Sunder Katwala is the Director of British Future, which is co-ordinating the National Conversation on Immigration

The New Year reshuffle brought in a new Immigration Minister, indeed the third in three years. Brandon Lewis’s reward for getting to grips with the role quickly in his six-month stint was a fast-track elevation to chair the Party. Amber Rudd will hope to keep his successor, Caroline Nokes, the Southampton North and Romsey MP, for rather longer. 2018 should be the year when our future choices about immigration return to centre-stage of the post-Brexit debate.

The new ministerial red boxes must already be full to overflowing. An immigration white paper, due last autumn, is imminent. An immigration bill will follow to give the Government powers to make post-Brexit rules, even if it is some way from pinning down what those will be. The Home Office is also preparing to take on the biggest administrative task in its modern history, devising a new fit for purpose system able to secure the status of three million EU nationals in Britain, as well as devising a new registration system for those who arrive under the transition rules.

While there are lots of short-term pressures to deal with the practicalities of leaving, and how the transition phase can make that work, the biggest question is what future system we choose. That debate will enter a crucial phase this autumn, after the Home Secretary receives the Migration Advisory Committee’s major report into the economic impacts of different options and how employers might respond to them. She is then expected to set out the Government’s proposals.

But the immigration debate cannot just be about what employers want. We would not be starting from here, after the majority Leave vote in the EU referendum, if it was. The Government will want to work out how to come up with a plan that meets the needs of the economy and public services while also securing the political and public confidence in immigration that has been missing over the last decade. Weighing up the economic evidence will not get there without engaging the public in the choices that we make too.

Helpfully, the very first immigration report to land in the ministerial in-tray asks exactly that. The Home Affairs Committee’s report on the principles for building consensus on immigration makes its conclusions and recommendations based on the largest-ever exercise in public consultation, the National Conversation on Immigration, which is visiting 60 towns and cities across every nation and region of the UK.

Political polarisation often appears to be the theme of the age – and immigration is often thought of as the most polarising of issues. But not everybody is a polariser: the National Conversation finds that most people are balancers. Social media debates about immigration might often be dominated by those who are entirely ‘pro’ or ‘anti’ but most people are somewhere in between. There is scepticism about the scale of immigration, combined with a recognition that it makes a contribution to the economy and the NHS staffing, while also bringing pressures on public services and housing where these haven’t kept pace with the changes. Most people think Britain should protect refugees fleeing war – but aren’t sure how well the system works, or that we are doing enough to help integrate those who are granted refugee protection in the UK.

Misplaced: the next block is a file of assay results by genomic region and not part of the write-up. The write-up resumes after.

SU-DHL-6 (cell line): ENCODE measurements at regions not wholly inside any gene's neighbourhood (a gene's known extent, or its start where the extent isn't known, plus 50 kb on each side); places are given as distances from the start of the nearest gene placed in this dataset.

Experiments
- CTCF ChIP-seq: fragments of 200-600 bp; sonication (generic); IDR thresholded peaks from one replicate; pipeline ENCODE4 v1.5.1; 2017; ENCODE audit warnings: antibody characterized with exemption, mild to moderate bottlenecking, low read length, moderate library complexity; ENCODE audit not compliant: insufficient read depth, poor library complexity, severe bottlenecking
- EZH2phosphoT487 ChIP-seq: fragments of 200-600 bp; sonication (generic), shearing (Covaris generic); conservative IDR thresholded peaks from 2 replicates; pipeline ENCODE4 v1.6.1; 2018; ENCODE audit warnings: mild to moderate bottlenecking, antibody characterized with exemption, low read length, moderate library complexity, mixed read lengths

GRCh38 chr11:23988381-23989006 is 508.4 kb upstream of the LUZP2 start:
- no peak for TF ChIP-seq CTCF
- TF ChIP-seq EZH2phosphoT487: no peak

The public clearly see different flows of immigration differently. There is widespread support for treating international students as a separate issue, but the bigger challenge is how to get a simple and clear system of targets that do differentiate between skilled immigration, where there is broad public permission, and the more contested flows of lower- and semi-skilled migration. The Home Affairs Committee recommends that controls focus on lower- and semi-skilled migration, and that domestic skills planning and immigration policy are more closely linked. It leaves the biggest question – what this framework would mean for EU migration after free movement – to a later report.

There is the potential for consensus on immigration. Perhaps the biggest barrier is the lack of public confidence and trust in governments’ ability to manage immigration. Part of that is about showing that the Government is competent – by having clear rules and applying them fairly and competently. It is also crucial to increase the public’s own voice. Participants in the National Conversation local citizens’ panels felt that the debate was welcome but long overdue. So the Home Affairs Committee recommends institutionalising that process of public engagement, linked to a major political focal point – an annual immigration report to Parliament. This could become as visible a moment in the political calendar as the Chancellor’s budget, providing a much more visible link between public voice and democratic accountability to the House of Commons.

The referendum should not be the end of public voice in the choices ahead – but the start of a process where the public also grapples with the questions and trade-offs that the Home Secretary and her new Immigration Minister now faces.